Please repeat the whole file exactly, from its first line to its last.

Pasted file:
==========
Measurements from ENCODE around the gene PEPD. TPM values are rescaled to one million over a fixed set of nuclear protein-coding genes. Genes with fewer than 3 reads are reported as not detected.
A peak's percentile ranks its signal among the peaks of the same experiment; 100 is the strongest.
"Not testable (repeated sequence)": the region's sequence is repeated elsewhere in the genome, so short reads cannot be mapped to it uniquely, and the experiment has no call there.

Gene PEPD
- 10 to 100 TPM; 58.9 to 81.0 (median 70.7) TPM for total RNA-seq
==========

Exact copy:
Measurements from ENCODE around the gene PEPD. TPM values are rescaled to one million over a fixed set of nuclear protein-coding genes. Genes with fewer than 3 reads are reported as not detected.
A peak's percentile ranks its signal among the peaks of the same experiment; 100 is the strongest.
"Not testable (repeated sequence)": the region's sequence is repeated elsewhere in the genome, so short reads cannot be mapped to it uniquely, and the experiment has no call there.

Gene PEPD
- 10 to 100 TPM; 58.9 to 81.0 (median 70.7) TPM for total RNA-seq